This letter was addressed to R. Ben Tzion Shemtov, at that time, the Previous Rebbe’s emissary in England.

B”H, 29 Adar, 5709

Greetings and blessings,

My letter and the kuntreis for Purim no doubt reached you. I am amazed that you did not acknowledge your receipt of it.

It seems from your letters that you are still residing in Paris. Although it is difficult to make definitive statements from a distance, nevertheless, it appears regretful and amazing that you are spending so much time — which does not return — outside the place where my revered father-in-law, the Rebbe Shlita, appointedyou as his emissary and agent. Perhaps one could say that the intent is that [your activity parallels the story of] the Maggid [of Mezritch who] taught his disciples yichudim (medi­tative states of oneness) that were related to particular countries — but then matters were spoken openly and everyone saw that these were actually meditative states of oneness.1 [In contrast,] in the present age, everything depends on becoming enclothed in a garment. Therefore it is possible to think that the intent itself is the galoshes, [i.e., the lowest garment].2

In truth, if the shaliach knew — i.e., knowledge representing deep connection and recognition, as it is written:3 “And Adam knew Chavah,” until he breaks4 his personal identity and self-concern — that he was sent by the principal, [he would ask himself]: If the principal is not concerned with the involvement with galoshes (according to the shaliach’s understanding), why is [the shaliach]soconcerned?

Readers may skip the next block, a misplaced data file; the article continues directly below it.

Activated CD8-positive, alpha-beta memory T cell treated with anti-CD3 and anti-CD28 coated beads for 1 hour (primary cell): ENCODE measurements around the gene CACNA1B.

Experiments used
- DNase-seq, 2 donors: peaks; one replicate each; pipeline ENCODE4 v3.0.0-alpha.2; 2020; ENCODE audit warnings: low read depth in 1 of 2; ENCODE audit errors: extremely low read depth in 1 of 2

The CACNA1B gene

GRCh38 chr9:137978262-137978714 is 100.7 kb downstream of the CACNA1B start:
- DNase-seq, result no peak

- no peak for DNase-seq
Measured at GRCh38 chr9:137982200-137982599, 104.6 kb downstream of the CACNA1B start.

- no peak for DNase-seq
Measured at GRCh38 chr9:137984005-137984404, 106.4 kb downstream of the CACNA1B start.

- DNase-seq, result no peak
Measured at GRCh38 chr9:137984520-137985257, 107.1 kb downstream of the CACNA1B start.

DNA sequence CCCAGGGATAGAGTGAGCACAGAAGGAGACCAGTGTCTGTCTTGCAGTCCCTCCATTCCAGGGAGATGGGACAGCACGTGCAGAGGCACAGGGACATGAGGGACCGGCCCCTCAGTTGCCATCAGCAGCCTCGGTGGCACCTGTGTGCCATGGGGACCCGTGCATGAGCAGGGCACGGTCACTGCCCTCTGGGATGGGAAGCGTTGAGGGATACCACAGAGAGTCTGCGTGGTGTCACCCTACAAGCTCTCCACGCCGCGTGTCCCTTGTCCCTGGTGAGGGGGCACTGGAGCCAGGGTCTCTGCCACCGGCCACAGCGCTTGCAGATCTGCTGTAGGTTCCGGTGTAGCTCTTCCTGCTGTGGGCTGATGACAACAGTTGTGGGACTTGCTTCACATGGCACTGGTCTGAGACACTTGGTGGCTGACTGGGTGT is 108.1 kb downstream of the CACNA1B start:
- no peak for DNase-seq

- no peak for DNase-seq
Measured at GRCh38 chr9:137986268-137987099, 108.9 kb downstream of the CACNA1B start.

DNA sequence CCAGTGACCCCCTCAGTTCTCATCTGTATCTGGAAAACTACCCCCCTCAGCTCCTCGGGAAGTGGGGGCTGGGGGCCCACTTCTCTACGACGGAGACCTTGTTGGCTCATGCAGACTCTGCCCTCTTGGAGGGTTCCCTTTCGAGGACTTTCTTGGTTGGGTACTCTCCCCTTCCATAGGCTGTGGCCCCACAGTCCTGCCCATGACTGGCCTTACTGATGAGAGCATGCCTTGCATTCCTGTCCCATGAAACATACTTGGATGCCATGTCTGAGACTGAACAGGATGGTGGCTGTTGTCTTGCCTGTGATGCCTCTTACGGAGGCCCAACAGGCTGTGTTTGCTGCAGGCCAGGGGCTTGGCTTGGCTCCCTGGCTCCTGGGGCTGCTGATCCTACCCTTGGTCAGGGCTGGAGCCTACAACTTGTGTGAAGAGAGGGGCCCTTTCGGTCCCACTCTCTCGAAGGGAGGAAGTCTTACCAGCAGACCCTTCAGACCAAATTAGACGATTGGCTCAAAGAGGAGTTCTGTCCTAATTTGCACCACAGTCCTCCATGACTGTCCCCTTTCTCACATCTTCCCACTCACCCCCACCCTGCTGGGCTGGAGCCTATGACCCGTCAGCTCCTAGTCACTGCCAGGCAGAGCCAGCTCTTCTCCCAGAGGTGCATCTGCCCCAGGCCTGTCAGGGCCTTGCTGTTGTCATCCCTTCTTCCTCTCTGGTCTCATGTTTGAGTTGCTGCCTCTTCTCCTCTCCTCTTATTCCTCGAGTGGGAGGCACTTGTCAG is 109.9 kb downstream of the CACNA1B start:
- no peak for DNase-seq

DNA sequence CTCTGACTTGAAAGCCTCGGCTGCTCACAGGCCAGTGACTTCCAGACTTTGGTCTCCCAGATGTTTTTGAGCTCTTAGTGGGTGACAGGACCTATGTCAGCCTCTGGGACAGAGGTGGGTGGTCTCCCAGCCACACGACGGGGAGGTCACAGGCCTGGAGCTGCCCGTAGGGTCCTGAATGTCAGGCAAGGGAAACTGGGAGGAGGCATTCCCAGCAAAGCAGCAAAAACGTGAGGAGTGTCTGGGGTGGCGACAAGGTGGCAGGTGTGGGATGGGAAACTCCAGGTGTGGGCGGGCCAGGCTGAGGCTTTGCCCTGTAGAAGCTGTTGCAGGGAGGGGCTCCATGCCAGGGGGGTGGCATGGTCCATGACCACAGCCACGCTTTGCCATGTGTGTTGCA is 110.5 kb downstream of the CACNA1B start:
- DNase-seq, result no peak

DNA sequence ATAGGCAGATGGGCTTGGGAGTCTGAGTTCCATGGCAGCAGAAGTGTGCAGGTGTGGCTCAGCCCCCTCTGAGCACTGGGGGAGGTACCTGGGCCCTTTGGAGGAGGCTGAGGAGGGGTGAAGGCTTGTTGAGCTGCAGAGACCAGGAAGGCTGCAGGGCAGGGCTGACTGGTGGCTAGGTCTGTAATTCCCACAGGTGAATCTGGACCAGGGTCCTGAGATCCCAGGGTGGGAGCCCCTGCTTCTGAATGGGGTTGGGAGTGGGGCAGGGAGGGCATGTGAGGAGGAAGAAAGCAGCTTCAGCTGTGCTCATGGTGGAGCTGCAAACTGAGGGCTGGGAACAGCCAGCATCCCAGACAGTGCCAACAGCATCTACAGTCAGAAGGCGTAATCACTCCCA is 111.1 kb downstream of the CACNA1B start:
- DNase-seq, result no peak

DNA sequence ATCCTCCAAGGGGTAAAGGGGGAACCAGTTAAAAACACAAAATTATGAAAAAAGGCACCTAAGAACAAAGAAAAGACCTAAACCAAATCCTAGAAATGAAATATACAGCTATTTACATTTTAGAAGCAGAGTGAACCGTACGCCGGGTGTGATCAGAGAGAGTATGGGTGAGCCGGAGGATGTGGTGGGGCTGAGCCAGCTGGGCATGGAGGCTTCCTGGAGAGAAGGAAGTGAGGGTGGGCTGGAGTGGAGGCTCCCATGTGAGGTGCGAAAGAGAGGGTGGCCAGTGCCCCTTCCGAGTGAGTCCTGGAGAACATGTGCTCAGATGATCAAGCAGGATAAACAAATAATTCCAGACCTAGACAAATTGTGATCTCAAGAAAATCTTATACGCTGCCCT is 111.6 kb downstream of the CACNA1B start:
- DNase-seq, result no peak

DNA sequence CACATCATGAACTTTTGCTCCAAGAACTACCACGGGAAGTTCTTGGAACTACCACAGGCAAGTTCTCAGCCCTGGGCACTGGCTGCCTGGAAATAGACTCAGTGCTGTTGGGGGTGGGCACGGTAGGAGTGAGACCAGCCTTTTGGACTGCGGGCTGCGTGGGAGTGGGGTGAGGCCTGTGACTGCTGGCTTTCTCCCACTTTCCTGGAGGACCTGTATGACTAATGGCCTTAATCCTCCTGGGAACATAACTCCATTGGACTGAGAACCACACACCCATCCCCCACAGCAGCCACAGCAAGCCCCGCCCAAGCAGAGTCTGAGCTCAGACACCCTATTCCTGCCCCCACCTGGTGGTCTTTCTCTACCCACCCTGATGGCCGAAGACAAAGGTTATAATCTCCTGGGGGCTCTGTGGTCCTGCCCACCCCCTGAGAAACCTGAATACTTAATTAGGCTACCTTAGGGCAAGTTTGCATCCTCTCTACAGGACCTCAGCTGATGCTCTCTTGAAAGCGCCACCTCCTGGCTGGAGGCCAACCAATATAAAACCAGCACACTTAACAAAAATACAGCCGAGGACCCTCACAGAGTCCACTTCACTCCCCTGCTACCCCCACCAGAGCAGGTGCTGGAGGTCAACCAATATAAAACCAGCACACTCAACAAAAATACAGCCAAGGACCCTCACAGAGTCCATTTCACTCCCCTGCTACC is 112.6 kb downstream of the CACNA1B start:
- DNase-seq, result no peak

My intent is not to lecture, but to reiterate the concept stated in the enclosed kuntreis, sec. 3:5 That each one of our days is one of the days uniquely allotted to (a person) for the sake of serving G‑d. And there is a well-known statement of our Sages6 that a [Levite designated to] sing [in the Beis HaMikdash] should not help another [Levite whose mission is] to guard the gates, for his service must be in the place designated as his portion.

Enclosed is a kuntreis for Beis Nissan and a letter [concern­ing] Machne Israel. Note its conclusion which states that this type of service represents genuine greatness.

With greetings to all those who seek our welfare,

Rabbi Menachem Schneerson